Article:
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No-Fault Divorce vs. Fault-Based Divorce

Posted by Eric Labovitz | Jan 21, 2020 | 0 Comments

According to Texas family law, divorcing couples have the choice to pursue either a “no-fault” divorce or a “fault-based” divorce. In a no-fault divorce, the split is based on non-specific irreconcilable differences between the couple. Conversely, fault-based divorce cases cite an exact reason for the couple's separation. Each of these types of divorce are beneficial in different ways — the one that works best for you will depend on the details of your case.

Fault vs No-Fault Divorces

A no-fault divorce cases means the couple cannot point to a specific reason for ending their marriage. In a fault-based divorce case, the person alleging fault will need to establish grounds for filing a divorce.

Qualifying fault grounds for a divorce in Texas may include:

  • Adultery
  • Abuse
  • Abandonment
  • Felony conviction
  • Other instances in which a spouse did not meet the needs of the other spouse

Choosing to file for a fault-based divorce highlights the reason for the breakdown of the marriage. That reason will define the divorce proceedings.

Collaborative, Uncontested, and Contested Divorce

Divorces can also be labeled as collaborative, uncontested, or contested. These terms define the proceedings, rather than the couple's reasons for filing for divorce. Any of these types of divorce cases can involve no-fault or fault-based proceedings.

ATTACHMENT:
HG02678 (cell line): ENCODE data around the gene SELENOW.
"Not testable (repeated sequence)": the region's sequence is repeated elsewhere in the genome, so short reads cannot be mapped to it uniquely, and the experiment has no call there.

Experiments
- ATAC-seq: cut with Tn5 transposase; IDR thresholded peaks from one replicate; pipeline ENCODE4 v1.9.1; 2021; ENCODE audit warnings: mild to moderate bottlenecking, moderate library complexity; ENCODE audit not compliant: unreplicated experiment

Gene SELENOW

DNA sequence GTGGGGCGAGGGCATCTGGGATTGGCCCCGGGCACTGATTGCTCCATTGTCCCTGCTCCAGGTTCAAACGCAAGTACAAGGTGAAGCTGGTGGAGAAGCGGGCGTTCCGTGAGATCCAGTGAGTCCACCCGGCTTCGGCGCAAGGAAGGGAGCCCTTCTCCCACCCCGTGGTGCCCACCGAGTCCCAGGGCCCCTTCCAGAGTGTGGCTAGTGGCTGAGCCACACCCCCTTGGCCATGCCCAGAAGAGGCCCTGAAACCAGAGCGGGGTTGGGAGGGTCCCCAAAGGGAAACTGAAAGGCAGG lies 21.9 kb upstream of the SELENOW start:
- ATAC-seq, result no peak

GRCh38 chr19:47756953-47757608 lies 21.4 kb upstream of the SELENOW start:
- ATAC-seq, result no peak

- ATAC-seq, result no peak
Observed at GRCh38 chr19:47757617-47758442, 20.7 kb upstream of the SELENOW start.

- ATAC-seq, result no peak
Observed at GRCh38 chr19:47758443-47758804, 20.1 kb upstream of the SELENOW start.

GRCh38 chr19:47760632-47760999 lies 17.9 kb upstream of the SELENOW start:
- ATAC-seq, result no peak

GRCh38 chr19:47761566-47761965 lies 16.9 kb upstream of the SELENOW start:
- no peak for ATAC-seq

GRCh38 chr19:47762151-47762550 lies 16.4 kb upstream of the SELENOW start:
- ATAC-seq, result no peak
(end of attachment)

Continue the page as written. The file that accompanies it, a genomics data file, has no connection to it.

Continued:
For example, a couple may choose to go forward with a no-fault divorce because the split isn't based on a specific reason. But, the divorce could also be considered “contested” because their disagreements on property division, custody, etc. require the involvement of a court.

Benefits of No-Fault Divorces and Fault-Based Divorces

No-fault divorce cases (especially if they are collaborative) are usually an easier process, cost less, and take less time. Without fault at the core of a case, a couple can focus on completing divorce proceedings with little argument.

Fault-based divorces can be a little more complicated. However, they are a good choice if you need to highlight your former spouse's shortcomings during the proceedings.

Identifying fault can help you more explicitly express your needs in disagreements about:

Additionally, a court may make decisions more in your favor if there is evidence that your partner was unfaithful, abusive, or otherwise violated their spousal responsibilities.

How Do I Know if I Should Choose a No-Fault or Fault-Based Divorce?

Deciding whether you would like to pursue a no-fault or fault-based divorce will depend on your reason for separating from your spouse, and what you hope to gain from the proceedings.

If you are considering divorce, contact Labovitz Law Firm. Our divorce lawyers are available to answer your questions and can discuss representation in your divorce case. We can advise you on whether a no-fault divorce or fault-based divorce would be best.

Send us a message or call (817) 374-4056 to schedule a free consultation with our legal team.

About the Author

Eric Labovitz

Attorney Eric Steven Labovitz is an experienced trial attorney who is passionate and highly skilled in the field of criminal law. He excels in taking cases to trial but understands that trial may not be the ideal solution to every case. Instead, he works with his clients to determine goals for th...


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